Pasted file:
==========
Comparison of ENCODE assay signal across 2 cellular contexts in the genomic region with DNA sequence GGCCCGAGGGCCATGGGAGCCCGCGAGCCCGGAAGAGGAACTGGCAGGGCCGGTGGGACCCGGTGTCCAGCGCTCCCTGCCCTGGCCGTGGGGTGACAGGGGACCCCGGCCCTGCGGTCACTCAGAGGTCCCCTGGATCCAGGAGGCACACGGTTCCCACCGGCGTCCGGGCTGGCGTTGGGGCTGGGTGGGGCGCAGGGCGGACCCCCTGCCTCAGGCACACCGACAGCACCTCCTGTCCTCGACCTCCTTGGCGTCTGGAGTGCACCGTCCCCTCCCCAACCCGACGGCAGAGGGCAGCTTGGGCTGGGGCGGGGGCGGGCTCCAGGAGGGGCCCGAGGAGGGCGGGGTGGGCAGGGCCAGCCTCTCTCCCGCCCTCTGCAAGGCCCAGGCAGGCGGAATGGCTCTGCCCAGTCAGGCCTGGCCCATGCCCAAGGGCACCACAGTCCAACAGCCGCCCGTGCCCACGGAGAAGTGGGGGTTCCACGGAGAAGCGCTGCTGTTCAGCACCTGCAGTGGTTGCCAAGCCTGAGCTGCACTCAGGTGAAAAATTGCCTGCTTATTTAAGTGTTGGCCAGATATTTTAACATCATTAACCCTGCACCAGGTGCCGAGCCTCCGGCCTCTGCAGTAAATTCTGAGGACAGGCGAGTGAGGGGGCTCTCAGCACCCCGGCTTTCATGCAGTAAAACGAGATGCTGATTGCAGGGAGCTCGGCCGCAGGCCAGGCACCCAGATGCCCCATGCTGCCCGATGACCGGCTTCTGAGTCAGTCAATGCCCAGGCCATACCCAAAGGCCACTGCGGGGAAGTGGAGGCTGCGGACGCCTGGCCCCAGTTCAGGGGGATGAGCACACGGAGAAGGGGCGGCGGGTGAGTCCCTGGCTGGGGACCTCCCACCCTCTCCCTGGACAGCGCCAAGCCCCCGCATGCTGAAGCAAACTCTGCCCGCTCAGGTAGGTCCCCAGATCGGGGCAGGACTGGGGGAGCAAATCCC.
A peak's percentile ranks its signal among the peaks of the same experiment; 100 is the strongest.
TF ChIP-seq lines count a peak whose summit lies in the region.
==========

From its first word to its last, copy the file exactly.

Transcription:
Comparison of ENCODE assay signal across 2 cellular contexts in the genomic region with DNA sequence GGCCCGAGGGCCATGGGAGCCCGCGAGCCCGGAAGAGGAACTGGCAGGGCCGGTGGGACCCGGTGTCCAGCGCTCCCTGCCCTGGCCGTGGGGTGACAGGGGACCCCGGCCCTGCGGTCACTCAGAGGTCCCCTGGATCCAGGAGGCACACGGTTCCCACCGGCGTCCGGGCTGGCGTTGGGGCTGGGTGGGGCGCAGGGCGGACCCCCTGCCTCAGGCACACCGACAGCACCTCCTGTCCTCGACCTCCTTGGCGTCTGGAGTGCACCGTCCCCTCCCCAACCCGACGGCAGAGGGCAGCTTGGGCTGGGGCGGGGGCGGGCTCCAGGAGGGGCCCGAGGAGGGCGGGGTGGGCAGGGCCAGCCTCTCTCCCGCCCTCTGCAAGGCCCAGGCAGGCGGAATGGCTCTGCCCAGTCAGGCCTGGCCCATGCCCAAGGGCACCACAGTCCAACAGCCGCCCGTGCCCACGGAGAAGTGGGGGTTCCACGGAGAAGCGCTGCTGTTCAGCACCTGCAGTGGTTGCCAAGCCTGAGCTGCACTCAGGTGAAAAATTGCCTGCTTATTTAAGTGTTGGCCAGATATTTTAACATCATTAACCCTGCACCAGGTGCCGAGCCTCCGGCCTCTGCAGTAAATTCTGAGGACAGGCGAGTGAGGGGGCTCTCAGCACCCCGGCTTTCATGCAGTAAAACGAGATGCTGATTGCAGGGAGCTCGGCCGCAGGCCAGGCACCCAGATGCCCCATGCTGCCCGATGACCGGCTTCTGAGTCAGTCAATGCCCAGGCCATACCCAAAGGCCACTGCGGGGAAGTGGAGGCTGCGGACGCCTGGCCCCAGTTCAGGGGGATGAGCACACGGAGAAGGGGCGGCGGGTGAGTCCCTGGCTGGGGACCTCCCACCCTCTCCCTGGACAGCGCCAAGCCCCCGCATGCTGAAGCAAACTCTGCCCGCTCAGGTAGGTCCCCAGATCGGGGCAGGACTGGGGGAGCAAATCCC.
A peak's percentile ranks its signal among the peaks of the same experiment; 100 is the strongest.
TF ChIP-seq lines count a peak whose summit lies in the region.